When you are trying to get hardware details for Linux machines, it seems very challenging at first but you have variety options and it is quiet easy. Some includes using custom scripts and existing resource folders(ex: dmesg, /proc) or by some applications like hwinfo and lshw.
In this article we will mention about different methods to get the hardware details from your Linux OS. These tips are mainly for Redhat, Suse and Debian and different distros might include little or more details for the hardware depending on the kernel levels.
1- Hardware Details on Linux using custom script:
This script will get almost everything you would need using existing messages or applications and give you a brief output.
It uses dmesg to get Memory Information
lspci for displaying information about all PCI buses in the system and all devices connected to them. By default, it shows a brief list of devices.
/proc/cpuinfo for CPU information (including cpu model, modelname (AMD Opteron(tm) Processor), Mhz (1992 Mhz)
fdisk -l –> For Hard drive and partition information
rpm -qa for the release info (mainly for Redhat) so you can remove this line for other distros.
/etc/*-release to get the Linux distro
uname -a to get the Linux Kernel level
#!/usr/bin/sh rm /tmp/outputecho "/n PCI info /n" > /tmp/output lspci >> /tmp/output echo "/n Memory info /n" >> /tmp/output /tmp/output dmesg | grep -i memory >> /tmp/output echo "/n CPU info /n" >> /tmp/output cat /proc/cpuinfo /n" >> /tmp/output echo " HDD info /n" >> /tmp/output fdisk -l >> /tmp/output echo "/n " >> /tmp/output fdisk -l /dev/sdb* >> /tmp/output echo "/n" >> /tmp/output fdisk -l /dev/hda* >> /tmp/output echo "/n Package info /n" >> /tmp/output rpm -qa >> /tmp/output echo "/n Relese info /n" >> /tmp/output cat /etc/*-release >> /tmp/output echo "/n platform info /n" >> /tmp/output uname -a >> /tmp/output
2- Hardware Details on Linux using tools (hwinfo, lshw):
There are different tools for different distros that you can use to get the hardware details.
On Suse, you can use: # hwinfo
You could hwinfo for Debians (apt-get hwinfo) very quickly too. It is very handy.
# hwinfo –short will give you a brief summary of your hardware
# hwinfo --short cpu: AMD Opteron(tm) Processor 246, 1992 MHz AMD Opteron(tm) Processor 246, 1992 MHz monitor: Generic Monitor graphics card: ATI Rage XL storage: Floppy disk controller AMD-8111 IDE Silicon Image SiI 3114 SATALink Controller network: eth2 Intel EtherExpress PRO/100 S Server Adapter eth0 Broadcom NetXtreme BCM5704 Gigabit Ethernet eth1 Broadcom NetXtreme BCM5704 Gigabit Ethernet network interface: lo Loopback network interface eth0 Ethernet network interface eth1 Ethernet network interface eth2 Ethernet network interface
On Debian, you can use: # lshw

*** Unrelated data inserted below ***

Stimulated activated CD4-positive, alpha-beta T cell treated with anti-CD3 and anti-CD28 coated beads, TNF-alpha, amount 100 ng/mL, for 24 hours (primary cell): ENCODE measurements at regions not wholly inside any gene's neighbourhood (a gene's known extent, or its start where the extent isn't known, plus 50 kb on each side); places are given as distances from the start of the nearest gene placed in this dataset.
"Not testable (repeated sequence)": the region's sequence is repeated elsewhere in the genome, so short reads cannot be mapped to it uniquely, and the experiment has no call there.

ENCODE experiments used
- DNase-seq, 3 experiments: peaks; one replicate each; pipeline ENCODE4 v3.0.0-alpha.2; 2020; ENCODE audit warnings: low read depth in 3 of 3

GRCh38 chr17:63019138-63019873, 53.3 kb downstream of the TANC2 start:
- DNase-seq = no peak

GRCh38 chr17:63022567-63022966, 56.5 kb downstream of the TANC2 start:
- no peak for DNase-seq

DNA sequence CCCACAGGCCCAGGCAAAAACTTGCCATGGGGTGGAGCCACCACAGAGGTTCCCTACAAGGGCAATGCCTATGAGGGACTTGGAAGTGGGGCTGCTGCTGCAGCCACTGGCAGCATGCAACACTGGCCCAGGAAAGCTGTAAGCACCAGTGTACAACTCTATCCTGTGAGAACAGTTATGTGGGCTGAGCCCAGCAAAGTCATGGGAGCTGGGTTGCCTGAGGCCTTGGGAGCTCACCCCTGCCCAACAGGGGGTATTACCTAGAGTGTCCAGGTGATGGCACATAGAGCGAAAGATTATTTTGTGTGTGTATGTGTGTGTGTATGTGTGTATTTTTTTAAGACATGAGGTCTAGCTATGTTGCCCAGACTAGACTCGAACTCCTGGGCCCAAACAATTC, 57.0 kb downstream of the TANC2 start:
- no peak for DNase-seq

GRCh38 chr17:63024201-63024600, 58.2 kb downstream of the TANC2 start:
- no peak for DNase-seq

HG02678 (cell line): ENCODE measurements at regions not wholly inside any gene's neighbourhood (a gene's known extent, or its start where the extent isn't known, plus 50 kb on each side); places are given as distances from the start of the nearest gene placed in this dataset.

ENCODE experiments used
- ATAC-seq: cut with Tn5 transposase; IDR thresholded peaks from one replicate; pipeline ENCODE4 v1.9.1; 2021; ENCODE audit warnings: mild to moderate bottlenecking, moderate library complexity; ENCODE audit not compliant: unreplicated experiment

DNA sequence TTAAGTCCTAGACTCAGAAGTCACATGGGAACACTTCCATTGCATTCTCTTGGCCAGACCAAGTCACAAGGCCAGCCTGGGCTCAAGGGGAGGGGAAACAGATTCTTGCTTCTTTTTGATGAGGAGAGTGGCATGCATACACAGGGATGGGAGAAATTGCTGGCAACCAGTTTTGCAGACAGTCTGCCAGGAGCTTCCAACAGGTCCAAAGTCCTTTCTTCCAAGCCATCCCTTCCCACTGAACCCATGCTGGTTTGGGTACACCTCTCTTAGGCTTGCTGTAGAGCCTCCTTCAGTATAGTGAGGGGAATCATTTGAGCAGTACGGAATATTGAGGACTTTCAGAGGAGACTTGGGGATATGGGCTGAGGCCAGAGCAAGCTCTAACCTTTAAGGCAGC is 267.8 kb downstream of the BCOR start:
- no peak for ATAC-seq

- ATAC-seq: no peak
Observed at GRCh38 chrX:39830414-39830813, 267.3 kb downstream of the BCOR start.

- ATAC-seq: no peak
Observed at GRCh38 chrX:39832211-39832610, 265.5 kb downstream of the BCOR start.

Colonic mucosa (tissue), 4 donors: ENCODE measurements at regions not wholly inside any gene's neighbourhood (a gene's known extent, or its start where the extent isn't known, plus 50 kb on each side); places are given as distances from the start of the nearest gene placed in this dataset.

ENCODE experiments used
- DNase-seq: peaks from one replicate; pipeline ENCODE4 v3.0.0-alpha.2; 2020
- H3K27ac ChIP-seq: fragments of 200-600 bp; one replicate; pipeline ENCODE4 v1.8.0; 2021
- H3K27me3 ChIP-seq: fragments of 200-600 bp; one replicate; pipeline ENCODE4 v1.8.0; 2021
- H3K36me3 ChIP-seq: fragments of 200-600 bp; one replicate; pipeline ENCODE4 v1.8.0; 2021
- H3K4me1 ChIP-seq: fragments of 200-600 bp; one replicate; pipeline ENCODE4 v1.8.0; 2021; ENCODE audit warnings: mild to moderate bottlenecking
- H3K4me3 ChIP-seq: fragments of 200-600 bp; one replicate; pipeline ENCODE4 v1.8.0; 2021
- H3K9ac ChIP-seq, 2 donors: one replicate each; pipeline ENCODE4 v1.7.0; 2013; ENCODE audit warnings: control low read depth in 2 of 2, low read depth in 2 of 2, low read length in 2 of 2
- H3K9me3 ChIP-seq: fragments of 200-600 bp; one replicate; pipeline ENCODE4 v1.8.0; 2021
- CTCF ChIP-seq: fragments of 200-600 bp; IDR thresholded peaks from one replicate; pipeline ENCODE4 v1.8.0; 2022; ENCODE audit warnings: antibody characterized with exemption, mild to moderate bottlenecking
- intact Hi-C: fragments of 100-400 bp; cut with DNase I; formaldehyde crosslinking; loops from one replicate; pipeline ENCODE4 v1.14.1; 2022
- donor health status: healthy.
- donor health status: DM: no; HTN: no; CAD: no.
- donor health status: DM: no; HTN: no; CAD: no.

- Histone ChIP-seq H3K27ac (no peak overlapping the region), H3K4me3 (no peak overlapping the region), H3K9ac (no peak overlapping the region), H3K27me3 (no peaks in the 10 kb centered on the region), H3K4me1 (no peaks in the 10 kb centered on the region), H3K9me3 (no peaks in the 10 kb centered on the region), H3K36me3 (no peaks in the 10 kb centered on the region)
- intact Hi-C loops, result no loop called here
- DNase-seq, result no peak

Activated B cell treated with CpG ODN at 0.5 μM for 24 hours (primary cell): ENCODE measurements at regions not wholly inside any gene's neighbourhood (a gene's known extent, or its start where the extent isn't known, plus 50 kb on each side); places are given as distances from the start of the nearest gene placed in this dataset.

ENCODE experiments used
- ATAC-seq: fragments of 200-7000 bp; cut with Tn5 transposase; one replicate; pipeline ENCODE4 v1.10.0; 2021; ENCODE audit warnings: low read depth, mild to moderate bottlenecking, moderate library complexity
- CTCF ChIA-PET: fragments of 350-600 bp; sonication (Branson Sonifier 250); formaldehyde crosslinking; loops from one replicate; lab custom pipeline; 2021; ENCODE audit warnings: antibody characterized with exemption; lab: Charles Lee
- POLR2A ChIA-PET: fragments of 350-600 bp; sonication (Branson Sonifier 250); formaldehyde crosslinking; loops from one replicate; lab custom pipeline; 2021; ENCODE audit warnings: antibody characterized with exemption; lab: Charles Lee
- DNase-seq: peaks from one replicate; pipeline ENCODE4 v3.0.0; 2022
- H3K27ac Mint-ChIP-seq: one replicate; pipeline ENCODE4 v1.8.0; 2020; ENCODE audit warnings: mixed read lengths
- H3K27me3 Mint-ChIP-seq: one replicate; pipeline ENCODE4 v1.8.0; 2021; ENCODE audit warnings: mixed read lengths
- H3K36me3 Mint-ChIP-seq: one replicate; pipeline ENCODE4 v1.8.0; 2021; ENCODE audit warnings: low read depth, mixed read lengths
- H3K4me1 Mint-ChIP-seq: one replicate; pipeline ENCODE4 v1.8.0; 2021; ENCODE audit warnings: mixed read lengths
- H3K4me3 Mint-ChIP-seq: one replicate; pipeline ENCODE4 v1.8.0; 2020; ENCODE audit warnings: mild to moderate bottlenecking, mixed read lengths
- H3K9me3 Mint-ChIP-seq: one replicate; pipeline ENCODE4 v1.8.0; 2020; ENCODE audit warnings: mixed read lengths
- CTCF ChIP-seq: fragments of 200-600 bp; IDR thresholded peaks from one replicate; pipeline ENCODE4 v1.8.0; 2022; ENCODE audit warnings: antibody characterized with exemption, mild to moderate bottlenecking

# lshw -short will generate a summary output of your hardware list in a organized fashion.
H/W path Device Class Description ====================================================== system PowerEdge 1950 /0 bus 0TT740 /0/0 memory 64KiB BIOS /0/400 processor Intel(R) Xeon(R) CPU E5405 @ 2.00GHz /0/400/700 memory 128KiB L1 cache /0/400/701 memory 12MiB L2 cache /0/400/702 memory L3 cache /0/401 processor Intel(R) Xeon(R) CPU E5405 @ 2.00GHz /0/401/703 memory 128KiB L1 cache /0/401/704 memory 12MiB L2 cache /0/401/705 memory L3 cache /0/1000 memory 8GiB System Memory
3- Hardware Details on Linux using /proc folder:
You can get as many details as you like by just going under /proc folder and showing the contents of files. (# more meminfo)
# more meminfo MemTotal: 8186420 kB MemFree: 56572 kB Buffers: 166008 kB Cached: 4887080 kB SwapCached: 12 kB Active: 2886576 kB Inactive: 4722968 kB SwapTotal: 7807580 kB SwapFree: 7807548 kB Dirty: 220 kB Writeback: 0 kB AnonPages: 2556436 kB Mapped: 35064 kB Slab: 453328 kB SReclaimable: 422408 kB SUnreclaim: 30920 kB PageTables: 11848 kB NFS_Unstable: 0 kB Bounce: 0 kB CommitLimit: 11900788 kB Committed_AS: 4229312 kB VmallocTotal: 34359738367 kB VmallocUsed: 27880 kB VmallocChunk: 34359710403 kB HugePages_Total: 0 HugePages_Free: 0 HugePages_Rsvd: 0 HugePages_Surp: 0 Hugepagesize: 2048 kB
4- Listing DMI Table with dmidecode and USB devices with lsusb:
Another very effective and powerful tool is # dmidecode. dmidecode is a tool for dumping a computers DMI (some say SMBIOS) table contents in a human-readable format. This table contains a description of the systems hardware components, as well as other useful pieces of information such as serial numbers and BIOS revision.
# lsusb is the tool to show the devices attached to USB port even more.
if you use only # lsusb it will list the ports and what’s attached to it. If you use, lsusb with -v (verbose) you will get tons of info about USB ports.
# lsusb -v Bus 002 Device 001: ID 0000:0000 Device Descriptor: bLength 18 bDescriptorType 1 bcdUSB 1.10 bDeviceClass 9 Hub bDeviceSubClass 0 Unused bDeviceProtocol 0 Full speed hub bMaxPacketSize0 64 idVendor 0x0000 idProduct 0x0000 bcdDevice 2.06 iManufacturer 3 Linux 22.214.171.124-34-default ohci_hcd iProduct 2 OHCI Host Controller iSerial 1 0000:03:00.1 bNumConfigurations 1 Configuration Descriptor: bLength 9 bDescriptorType 2 wTotalLength 25 bNumInterfaces 1 bConfigurationValue 1 iConfiguration 0 bmAttributes 0xe0 Self Powered Remote Wakeup MaxPower 0mA Interface Descriptor: bLength 9 bDescriptorType 4 bInterfaceNumber 0 bAlternateSetting 0 bNumEndpoints 1 bInterfaceClass 9 Hub bInterfaceSubClass 0 Unused bInterfaceProtocol 0 Full speed hub iInterface 0 Endpoint Descriptor: bLength 7 bDescriptorType 5 bEndpointAddress 0x81 EP 1 IN bmAttributes 3 Transfer Type Interrupt Synch Type None Usage Type Data wMaxPacketSize 0x0002 1x 2 bytes bInterval 255